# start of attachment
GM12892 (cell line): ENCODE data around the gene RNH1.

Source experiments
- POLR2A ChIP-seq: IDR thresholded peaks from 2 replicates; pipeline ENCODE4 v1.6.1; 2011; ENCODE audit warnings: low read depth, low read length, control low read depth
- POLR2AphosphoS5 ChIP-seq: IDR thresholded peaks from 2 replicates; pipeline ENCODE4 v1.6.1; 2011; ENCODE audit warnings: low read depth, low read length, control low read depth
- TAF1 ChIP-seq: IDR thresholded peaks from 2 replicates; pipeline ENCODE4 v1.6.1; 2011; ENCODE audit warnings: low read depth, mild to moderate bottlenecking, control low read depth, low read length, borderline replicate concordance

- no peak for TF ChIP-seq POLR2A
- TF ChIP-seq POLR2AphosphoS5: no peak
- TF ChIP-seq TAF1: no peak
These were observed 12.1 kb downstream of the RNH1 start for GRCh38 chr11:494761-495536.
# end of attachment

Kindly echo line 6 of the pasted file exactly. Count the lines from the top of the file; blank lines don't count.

- no peak for TF ChIP-seq POLR2A